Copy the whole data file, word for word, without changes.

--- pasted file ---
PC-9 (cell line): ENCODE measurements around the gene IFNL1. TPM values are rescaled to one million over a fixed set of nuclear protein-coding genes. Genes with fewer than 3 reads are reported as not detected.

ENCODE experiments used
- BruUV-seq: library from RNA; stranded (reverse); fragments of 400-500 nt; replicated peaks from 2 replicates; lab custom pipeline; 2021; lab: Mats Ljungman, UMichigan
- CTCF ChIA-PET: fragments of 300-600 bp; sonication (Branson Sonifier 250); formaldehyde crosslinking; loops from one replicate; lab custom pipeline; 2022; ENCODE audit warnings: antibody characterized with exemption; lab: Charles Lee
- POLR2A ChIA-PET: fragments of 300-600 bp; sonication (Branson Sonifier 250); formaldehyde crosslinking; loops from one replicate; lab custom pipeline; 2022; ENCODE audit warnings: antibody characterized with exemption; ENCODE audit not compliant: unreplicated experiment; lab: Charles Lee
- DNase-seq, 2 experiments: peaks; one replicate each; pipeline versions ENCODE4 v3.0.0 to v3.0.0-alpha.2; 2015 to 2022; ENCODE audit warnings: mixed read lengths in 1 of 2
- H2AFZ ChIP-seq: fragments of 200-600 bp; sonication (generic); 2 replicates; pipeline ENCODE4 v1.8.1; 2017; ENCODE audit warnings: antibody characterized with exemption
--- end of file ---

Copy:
PC-9 (cell line): ENCODE measurements around the gene IFNL1. TPM values are rescaled to one million over a fixed set of nuclear protein-coding genes. Genes with fewer than 3 reads are reported as not detected.

ENCODE experiments used
- BruUV-seq: library from RNA; stranded (reverse); fragments of 400-500 nt; replicated peaks from 2 replicates; lab custom pipeline; 2021; lab: Mats Ljungman, UMichigan
- CTCF ChIA-PET: fragments of 300-600 bp; sonication (Branson Sonifier 250); formaldehyde crosslinking; loops from one replicate; lab custom pipeline; 2022; ENCODE audit warnings: antibody characterized with exemption; lab: Charles Lee
- POLR2A ChIA-PET: fragments of 300-600 bp; sonication (Branson Sonifier 250); formaldehyde crosslinking; loops from one replicate; lab custom pipeline; 2022; ENCODE audit warnings: antibody characterized with exemption; ENCODE audit not compliant: unreplicated experiment; lab: Charles Lee
- DNase-seq, 2 experiments: peaks; one replicate each; pipeline versions ENCODE4 v3.0.0 to v3.0.0-alpha.2; 2015 to 2022; ENCODE audit warnings: mixed read lengths in 1 of 2
- H2AFZ ChIP-seq: fragments of 200-600 bp; sonication (generic); 2 replicates; pipeline ENCODE4 v1.8.1; 2017; ENCODE audit warnings: antibody characterized with exemption